Stories about parents using Parental Intelligence to understand various puzzling behaviors include a fussy baby, a two-year-old with temper tantrums, a four-year-old with Asperger Syndrome, a six-year-old twin who hits his brother, an eight-year-old with ADHD, a thirteen-year-old with an anxious mother, a depressed fifteen-year-old with a messy room, and a lonely, brilliant seventeen-year-old.
Parents and professionals alike will find a new empathic approach from this uplifting book that will reshape families' lives and guide them through all stages of typical and atypical child development.
When did you decide to become a writer?
I've been a psychoanalyst for three decades and written scholarly international journal articles and book chapters for years. But more recently I decided to write about Parental Intelligence which is the approach I use with the parents and their infants, children, adolescents, and families so I could reach more and more people through a book than in my office.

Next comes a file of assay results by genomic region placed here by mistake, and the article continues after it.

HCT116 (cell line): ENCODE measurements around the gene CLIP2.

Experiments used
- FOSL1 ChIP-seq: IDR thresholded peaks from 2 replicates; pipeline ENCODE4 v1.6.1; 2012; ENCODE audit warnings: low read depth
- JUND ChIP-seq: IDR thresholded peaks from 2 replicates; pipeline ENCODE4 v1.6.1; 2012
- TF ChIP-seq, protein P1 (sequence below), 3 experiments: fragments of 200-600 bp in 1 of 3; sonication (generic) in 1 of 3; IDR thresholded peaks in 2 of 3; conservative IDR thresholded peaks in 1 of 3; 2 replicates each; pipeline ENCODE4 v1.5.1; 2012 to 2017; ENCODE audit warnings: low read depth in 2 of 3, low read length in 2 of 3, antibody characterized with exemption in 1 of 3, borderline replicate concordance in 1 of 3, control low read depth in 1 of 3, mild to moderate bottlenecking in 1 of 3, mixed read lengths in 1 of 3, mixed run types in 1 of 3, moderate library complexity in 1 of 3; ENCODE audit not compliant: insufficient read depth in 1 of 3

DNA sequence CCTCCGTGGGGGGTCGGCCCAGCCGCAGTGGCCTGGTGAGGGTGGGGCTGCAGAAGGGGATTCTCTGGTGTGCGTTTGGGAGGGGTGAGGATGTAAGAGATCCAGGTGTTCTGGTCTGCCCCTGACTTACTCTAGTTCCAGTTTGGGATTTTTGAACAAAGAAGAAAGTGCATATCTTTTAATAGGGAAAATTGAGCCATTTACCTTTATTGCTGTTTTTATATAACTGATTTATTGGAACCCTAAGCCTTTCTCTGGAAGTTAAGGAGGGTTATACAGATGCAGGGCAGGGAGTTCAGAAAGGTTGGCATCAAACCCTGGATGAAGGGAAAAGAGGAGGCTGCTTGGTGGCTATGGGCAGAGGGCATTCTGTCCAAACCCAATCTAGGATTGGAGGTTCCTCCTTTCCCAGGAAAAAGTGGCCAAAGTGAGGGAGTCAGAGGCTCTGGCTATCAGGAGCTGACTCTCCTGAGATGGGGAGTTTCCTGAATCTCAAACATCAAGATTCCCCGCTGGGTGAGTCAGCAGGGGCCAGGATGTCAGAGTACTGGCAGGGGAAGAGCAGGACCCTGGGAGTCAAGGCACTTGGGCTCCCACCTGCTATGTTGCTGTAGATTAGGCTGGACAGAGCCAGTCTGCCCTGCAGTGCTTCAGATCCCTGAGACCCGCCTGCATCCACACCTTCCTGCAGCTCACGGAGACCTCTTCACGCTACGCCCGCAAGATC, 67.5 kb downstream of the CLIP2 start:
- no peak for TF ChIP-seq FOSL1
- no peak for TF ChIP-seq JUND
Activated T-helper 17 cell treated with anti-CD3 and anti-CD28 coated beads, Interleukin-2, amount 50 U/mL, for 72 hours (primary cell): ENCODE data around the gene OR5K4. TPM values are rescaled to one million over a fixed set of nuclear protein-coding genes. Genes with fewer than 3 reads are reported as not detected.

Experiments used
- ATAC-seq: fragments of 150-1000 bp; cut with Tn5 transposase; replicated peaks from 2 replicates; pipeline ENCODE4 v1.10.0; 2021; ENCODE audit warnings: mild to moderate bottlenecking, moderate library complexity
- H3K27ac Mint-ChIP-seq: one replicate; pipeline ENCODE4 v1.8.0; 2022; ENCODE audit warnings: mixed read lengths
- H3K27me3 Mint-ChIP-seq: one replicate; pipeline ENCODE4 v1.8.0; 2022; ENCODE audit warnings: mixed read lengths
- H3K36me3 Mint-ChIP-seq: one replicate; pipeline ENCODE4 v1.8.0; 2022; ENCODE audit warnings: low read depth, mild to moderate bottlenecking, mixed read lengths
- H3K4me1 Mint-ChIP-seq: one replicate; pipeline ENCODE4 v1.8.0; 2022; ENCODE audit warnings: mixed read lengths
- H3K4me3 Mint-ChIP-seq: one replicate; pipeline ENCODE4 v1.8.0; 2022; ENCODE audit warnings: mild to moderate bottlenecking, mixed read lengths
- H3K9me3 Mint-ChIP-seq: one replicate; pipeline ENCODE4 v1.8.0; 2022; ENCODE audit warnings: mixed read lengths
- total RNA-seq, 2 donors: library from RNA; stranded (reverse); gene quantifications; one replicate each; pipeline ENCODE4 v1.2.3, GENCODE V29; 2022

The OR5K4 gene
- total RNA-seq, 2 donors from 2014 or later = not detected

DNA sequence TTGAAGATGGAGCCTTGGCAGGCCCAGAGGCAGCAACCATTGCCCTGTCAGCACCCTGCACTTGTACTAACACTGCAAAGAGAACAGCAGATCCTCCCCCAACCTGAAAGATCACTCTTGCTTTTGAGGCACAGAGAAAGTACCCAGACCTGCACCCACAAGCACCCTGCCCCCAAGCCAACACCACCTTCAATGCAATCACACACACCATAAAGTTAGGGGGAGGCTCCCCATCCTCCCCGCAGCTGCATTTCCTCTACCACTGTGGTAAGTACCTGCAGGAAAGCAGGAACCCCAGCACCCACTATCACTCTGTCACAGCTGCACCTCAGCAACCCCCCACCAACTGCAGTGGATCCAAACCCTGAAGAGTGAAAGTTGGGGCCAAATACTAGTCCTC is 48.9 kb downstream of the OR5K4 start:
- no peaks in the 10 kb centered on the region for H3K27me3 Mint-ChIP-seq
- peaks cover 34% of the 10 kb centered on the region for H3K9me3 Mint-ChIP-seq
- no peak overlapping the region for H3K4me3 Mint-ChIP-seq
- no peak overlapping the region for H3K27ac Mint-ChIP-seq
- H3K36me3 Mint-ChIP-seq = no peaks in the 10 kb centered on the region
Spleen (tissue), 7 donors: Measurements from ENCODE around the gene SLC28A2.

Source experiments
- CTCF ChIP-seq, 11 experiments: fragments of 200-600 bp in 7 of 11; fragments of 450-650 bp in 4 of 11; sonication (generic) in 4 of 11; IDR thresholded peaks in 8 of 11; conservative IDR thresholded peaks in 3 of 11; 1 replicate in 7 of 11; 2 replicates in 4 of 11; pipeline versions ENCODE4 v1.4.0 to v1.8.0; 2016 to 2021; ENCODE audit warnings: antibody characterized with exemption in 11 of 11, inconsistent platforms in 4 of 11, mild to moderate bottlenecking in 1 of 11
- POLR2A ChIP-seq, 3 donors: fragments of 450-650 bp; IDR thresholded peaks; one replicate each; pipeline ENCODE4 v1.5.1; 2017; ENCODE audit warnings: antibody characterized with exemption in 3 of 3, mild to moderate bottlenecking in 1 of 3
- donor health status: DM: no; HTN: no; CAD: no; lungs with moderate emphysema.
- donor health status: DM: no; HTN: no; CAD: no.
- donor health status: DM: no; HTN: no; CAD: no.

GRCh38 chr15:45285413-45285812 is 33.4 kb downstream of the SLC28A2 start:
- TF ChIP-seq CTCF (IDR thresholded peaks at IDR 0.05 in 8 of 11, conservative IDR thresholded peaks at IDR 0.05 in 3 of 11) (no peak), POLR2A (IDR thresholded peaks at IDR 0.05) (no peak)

I also have used Parental Intelligence with my two sons. The joy I get with and from them I wanted to share with many more parents. So writing down my parenting approach finally gave me the opportunity to reach more people and give back the pleasure of parenting that I've received.
Do you write full-time or part-time?
I am a psychoanalyst so I treat patients a great deal of the time. But when I'm not working I'm writing. I have the opportunity to write for Huffington Post as a blogger which gives me a constant opportunity to reach more parents than ever before.
Do you have a special time to write or how is your day structured?
I write whenever I have the time. I find it relaxing, though I know many writers don't. I love words! So formulating my ideas into well-formed paragraphs is a joy and sense of fulfillment for me.